The criticism isn’t universal. Don Specht, a 69-year-old retired math teacher who grew up in the area, told The Post:
“The whole thing is permitted. And this county could benefit from economic balance. There’s a lot of anti-growth sentiment here, and to me it’s cutting off your nose to spite your face.”
Rockwool replies to critics
Michael Zarin, Rockwool’s vice president for group communications, said the company was invited to build the facility by the Jefferson County Development Authority on land that had been rezoned as an industrial area. The new factory won approval based on federal emission regulations, and that actual emissions are expected to be “well below” the limits considered safe, even for children, the elderly, and asthmatics.
“Rockwool understands that some local residents have concerns about the site,” Zarin said in an email. “To provide additional reassurance to address these concerns the company is fully funding local air monitoring stations that will begin monitoring air quality from one year before start of operations.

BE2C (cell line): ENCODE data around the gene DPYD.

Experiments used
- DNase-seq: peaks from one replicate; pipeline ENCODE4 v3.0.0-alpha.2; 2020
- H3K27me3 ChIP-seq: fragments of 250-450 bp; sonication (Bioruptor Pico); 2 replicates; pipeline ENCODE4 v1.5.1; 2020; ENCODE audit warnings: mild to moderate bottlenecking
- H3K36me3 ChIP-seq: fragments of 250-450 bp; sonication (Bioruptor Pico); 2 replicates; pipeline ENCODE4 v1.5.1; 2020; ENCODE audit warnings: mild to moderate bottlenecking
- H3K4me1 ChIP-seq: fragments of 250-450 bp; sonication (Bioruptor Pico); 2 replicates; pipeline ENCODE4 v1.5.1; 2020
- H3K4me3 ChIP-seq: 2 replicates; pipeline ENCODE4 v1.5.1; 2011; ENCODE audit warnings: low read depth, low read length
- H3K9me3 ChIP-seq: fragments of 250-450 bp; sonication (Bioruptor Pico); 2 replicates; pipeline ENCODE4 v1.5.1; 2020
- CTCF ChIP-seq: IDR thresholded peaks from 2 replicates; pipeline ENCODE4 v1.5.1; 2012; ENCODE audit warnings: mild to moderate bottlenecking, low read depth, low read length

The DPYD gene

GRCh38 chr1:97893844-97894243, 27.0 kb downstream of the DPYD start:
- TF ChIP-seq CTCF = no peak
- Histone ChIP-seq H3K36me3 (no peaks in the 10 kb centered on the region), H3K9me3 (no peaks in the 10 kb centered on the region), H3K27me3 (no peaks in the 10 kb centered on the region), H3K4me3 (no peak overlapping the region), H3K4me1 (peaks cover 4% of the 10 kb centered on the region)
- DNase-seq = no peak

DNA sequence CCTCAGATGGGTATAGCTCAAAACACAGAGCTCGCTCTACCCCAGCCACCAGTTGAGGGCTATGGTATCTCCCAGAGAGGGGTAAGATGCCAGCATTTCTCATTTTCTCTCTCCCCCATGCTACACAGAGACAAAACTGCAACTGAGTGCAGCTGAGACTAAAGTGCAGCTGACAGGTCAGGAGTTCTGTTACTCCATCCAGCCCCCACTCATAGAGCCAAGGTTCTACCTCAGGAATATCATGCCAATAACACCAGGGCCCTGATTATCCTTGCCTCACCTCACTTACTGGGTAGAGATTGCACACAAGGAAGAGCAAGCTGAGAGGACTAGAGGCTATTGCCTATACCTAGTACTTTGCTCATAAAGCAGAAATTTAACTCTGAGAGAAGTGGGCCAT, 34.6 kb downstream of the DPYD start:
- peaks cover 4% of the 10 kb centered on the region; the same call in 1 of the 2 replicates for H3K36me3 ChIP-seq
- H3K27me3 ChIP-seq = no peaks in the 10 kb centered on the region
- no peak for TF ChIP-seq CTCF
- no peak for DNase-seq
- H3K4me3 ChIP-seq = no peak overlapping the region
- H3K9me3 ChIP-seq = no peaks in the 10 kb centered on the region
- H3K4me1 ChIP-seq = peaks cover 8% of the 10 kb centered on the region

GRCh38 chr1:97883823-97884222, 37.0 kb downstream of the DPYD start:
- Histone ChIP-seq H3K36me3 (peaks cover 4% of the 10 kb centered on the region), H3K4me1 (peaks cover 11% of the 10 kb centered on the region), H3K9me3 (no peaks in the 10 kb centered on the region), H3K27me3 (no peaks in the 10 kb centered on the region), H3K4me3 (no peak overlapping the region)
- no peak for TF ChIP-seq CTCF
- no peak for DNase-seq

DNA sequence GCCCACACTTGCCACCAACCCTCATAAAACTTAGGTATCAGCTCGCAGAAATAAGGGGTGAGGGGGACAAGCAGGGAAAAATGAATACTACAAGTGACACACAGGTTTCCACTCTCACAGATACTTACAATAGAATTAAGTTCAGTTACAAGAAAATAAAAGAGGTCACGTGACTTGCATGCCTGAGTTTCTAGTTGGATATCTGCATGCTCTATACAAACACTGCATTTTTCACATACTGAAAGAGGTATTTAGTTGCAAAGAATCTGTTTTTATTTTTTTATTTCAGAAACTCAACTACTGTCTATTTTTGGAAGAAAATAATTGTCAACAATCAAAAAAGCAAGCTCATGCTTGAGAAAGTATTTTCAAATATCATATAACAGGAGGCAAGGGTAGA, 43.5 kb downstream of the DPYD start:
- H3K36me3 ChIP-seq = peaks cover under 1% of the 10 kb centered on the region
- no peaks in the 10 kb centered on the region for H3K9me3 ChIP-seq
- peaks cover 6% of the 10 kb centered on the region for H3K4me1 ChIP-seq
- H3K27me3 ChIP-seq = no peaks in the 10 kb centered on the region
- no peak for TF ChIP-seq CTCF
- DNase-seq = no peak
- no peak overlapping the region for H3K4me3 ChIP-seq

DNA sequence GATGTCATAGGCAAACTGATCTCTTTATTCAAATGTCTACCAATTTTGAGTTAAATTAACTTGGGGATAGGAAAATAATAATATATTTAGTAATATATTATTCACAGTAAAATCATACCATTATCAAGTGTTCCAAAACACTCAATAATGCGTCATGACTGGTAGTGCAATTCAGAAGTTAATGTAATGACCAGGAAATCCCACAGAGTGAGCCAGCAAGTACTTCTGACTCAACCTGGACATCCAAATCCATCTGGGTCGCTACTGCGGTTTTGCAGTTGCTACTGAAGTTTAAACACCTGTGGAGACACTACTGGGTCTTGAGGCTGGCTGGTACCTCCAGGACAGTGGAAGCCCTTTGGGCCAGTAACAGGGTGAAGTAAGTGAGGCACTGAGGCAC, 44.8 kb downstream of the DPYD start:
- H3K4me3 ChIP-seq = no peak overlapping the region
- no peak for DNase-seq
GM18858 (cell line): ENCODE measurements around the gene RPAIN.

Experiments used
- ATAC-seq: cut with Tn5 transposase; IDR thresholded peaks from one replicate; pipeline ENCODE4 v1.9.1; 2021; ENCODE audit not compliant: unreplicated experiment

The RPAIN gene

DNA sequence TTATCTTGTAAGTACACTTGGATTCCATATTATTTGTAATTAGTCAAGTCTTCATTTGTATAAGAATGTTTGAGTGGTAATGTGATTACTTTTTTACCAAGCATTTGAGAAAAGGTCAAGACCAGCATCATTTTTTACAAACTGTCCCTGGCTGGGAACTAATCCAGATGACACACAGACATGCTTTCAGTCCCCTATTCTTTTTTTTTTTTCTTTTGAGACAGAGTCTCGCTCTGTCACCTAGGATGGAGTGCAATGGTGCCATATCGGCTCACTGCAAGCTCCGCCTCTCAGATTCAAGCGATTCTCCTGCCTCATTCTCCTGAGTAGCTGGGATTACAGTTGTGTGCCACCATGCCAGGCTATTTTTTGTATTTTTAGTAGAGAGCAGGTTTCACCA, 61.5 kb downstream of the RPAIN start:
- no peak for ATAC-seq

“Taking this step is not a standard procedure,” Zarin continued, “but we do so voluntarily to provide the community with independent, publicly available data tracking and benchmarking emissions—notwithstanding 80+ years of experience operating in communities with schools, homes, hospitals, and natural areas nearby.”
Zarin also made these points:
- The primary fuel for the melting furnace will be milled coal, up to 84 tons per day. Although Rockwool is working to decarbonize its production, electric melting doesn’t make sense environmentally unless the electricity can be sourced from low-carbon sources.
- The plant is permitted to emit up to 113 tons of particulates (PM 2.5) annually but even at full capacity actual emissions will be “significantly below” that level.
- The plant is designed to prevent contamination of soil and groundwater, with process water contained in a closed loop.
- Smokestack heights are determined mostly by state environmental and aviation regulations, but taller stacks are better for the environment.
-Scott Gibson is a contributing writer at Green Building Advisor and Fine Homebuilding magazine.